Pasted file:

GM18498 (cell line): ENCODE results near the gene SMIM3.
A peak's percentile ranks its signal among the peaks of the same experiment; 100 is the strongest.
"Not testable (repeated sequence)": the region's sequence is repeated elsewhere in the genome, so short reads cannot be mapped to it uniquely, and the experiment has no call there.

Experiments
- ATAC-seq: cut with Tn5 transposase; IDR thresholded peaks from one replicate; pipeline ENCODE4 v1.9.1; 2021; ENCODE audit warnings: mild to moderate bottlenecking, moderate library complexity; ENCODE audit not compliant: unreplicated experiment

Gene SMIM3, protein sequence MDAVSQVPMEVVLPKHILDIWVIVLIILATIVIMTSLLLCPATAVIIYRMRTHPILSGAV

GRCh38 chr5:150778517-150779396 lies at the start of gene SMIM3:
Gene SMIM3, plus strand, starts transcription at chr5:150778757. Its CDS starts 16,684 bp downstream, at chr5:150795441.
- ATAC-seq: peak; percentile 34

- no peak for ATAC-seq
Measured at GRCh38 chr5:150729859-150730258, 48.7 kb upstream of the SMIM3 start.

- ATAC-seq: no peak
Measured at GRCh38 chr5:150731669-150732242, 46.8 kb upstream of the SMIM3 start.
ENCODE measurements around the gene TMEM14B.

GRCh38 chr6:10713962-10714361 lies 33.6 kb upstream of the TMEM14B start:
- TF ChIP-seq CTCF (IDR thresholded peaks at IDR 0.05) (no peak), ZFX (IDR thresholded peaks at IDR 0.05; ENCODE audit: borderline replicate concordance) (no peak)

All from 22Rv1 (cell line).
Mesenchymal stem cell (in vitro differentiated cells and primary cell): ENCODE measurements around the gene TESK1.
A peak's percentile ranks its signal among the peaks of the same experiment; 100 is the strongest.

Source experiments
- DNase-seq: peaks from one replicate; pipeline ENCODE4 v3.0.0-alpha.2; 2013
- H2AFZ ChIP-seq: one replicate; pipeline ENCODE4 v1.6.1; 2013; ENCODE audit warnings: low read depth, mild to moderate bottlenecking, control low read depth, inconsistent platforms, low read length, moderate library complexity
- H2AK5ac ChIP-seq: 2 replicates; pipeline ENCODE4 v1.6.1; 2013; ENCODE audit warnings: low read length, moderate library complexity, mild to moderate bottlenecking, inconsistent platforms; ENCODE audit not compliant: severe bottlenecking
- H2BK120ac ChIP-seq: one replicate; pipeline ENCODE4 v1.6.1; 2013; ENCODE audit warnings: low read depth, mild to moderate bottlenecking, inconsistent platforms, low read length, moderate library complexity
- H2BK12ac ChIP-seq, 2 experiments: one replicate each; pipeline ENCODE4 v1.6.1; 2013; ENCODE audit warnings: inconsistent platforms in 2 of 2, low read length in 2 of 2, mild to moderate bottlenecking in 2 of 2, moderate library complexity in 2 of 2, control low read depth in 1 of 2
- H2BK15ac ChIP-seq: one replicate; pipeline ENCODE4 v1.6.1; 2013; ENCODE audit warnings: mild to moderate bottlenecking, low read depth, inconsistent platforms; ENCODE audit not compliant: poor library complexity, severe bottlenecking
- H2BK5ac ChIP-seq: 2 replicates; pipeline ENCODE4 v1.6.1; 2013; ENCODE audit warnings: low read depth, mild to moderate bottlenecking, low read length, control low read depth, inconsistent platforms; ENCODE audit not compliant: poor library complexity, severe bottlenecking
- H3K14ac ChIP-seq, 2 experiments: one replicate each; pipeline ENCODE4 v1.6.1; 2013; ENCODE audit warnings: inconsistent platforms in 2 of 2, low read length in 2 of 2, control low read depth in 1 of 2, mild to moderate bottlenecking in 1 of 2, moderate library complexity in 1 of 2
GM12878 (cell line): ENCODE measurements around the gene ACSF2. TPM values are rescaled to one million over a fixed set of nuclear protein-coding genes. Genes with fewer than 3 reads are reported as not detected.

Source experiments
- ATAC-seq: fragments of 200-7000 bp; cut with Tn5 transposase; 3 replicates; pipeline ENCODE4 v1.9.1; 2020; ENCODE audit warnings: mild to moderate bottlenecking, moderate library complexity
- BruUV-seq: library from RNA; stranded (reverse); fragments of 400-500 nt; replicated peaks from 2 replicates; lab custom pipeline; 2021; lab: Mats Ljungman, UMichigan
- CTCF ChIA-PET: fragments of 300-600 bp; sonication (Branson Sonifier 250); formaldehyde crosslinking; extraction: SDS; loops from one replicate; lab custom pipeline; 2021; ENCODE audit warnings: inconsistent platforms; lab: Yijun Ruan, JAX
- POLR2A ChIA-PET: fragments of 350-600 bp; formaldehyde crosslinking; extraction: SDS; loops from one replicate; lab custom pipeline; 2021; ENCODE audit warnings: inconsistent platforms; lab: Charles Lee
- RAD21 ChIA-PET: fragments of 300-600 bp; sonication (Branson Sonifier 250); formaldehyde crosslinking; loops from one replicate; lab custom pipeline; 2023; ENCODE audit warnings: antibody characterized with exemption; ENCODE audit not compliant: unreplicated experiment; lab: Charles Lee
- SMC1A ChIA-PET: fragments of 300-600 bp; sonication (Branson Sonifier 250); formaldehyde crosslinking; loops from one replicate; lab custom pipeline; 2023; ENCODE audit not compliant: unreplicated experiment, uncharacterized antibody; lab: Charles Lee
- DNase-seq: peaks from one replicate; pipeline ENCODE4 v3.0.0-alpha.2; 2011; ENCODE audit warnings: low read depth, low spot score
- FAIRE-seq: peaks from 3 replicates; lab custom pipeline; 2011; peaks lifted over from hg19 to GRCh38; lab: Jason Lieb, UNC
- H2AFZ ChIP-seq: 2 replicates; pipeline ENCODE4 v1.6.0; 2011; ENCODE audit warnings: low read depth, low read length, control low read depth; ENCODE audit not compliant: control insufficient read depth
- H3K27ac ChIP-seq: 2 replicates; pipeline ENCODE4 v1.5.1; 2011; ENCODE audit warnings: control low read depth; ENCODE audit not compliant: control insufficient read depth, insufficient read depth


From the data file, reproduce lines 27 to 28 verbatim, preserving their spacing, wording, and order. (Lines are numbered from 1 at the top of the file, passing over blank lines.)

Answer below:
- H2BK5ac ChIP-seq: 2 replicates; pipeline ENCODE4 v1.6.1; 2013; ENCODE audit warnings: low read depth, mild to moderate bottlenecking, low read length, control low read depth, inconsistent platforms; ENCODE audit not compliant: poor library complexity, severe bottlenecking
- H3K14ac ChIP-seq, 2 experiments: one replicate each; pipeline ENCODE4 v1.6.1; 2013; ENCODE audit warnings: inconsistent platforms in 2 of 2, low read length in 2 of 2, control low read depth in 1 of 2, mild to moderate bottlenecking in 1 of 2, moderate library complexity in 1 of 2